Last year, we introduced Alice Hendy, founder of R;pple Suicide Prevention Charity. Alice lost her brother Josh on 25th November 2020 to suicide at only 21 years old.
Days after Josh’s passing, Alice found searches on his laptop for ways to end his own life – and websites that advised on how to do so.
In response, Alice created a tool called R;pple in his memory and has since formed a team to spearhead suicide prevention through her online interceptive tool. R;pple appears on a user’s device once they have been flagged as searching for online content relating to self-harm or suicide. R;pple intercepts the user and provides a message of hope as well as a selection of 24/7, free mental health support resources in a range of different options (call, text, webchat, apps).
Alarmingly, of the 100+ organisations in the UK who have deployed R;pple so far, not one is in the agricultural sector and this year, Alice is on agricultural organisations to do more to protect their staff from poor mental health.
According to Alice: “Recent research by the Farm Safety Foundation highlight that 94% of farmers under 40 rank poor mental health as the biggest hidden problem facing the industry.
“Long hours, isolated and lonely working conditions, and poor weather conditions can all have an impact on someone’s mental health”, continues Alice.
“So, I’m calling on all agricultural companies to do more, check in with your staff, create a network they feel a connection to, listen to your farm workers without judgement and deploy R;pple across your organisation to break down mental health barriers in farming”.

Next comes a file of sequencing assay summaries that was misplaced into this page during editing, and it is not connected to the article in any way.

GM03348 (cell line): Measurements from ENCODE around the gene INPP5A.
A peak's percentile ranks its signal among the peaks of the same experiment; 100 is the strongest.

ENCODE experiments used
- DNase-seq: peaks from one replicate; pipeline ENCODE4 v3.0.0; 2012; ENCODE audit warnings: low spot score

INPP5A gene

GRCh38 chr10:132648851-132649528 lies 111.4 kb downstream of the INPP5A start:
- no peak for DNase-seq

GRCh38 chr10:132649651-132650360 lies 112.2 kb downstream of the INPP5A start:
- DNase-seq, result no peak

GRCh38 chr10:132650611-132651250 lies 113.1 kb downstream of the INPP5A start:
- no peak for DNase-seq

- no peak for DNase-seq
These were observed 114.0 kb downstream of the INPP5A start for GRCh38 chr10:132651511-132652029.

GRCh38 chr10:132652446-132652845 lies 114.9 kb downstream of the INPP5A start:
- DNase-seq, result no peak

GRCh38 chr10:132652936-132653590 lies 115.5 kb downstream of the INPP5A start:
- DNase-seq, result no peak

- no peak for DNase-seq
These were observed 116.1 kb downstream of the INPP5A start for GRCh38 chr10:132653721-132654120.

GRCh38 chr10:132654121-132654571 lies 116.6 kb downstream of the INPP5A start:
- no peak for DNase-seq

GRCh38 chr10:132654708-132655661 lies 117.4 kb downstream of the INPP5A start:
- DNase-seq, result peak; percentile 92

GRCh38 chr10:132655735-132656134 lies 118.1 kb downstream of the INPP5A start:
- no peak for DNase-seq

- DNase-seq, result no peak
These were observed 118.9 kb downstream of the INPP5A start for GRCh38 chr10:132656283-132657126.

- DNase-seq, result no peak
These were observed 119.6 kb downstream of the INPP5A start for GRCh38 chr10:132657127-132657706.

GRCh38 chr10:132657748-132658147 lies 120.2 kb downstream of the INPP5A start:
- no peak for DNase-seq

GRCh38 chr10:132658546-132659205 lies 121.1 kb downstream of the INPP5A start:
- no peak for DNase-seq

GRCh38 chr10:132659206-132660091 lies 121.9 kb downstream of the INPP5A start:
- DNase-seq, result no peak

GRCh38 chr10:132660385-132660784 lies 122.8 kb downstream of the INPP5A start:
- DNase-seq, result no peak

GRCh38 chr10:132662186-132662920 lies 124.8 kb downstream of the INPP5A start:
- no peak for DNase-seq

To date, the technology has been downloaded over 1 million times, intercepted over 5,750 harmful online searches and saved a minimum of 24 lives being lost to suicide.
Numbers like this are impressive as they are real people and real lives saved so why is the agricultural sector lagging behind?
“In an industry that has 472,000 people working in it, to lose 36 of them in one year to suicide is something we all need to wake up to,” agrees Stephanie Berkeley, manager of the Farm Safety Foundation.
Alice concludes: “As a society, we can better support people with suicidal thoughts by supporting and looking out for each other more. People may seem fine on the exterior, but might be experiencing turmoil on the inside.”
R;pple and the Farm Safety Foundation are committed to working together to reduce the number of lives lost and tackle the stigma surrounding the topic of self-harm and suicide so that people are no longer afraid to speak up if they are experiencing mental health issues, whatever they might be going through.
If you or someone you know needs help, please CLICK HERE to access the Little Book of Minding Your Head – The book contains the contact details and hours of opening of many of the UK’s farming charities and rural support groups.
If you, or someone you are with feels overwhelmed by thoughts of not wanting to live or having urges to attempt suicide, get help NOW. Call a suicide hotline.
Samaritans 116 123
NHS Emergency 999
Papyrus HOPELINEUK 0800 068 4141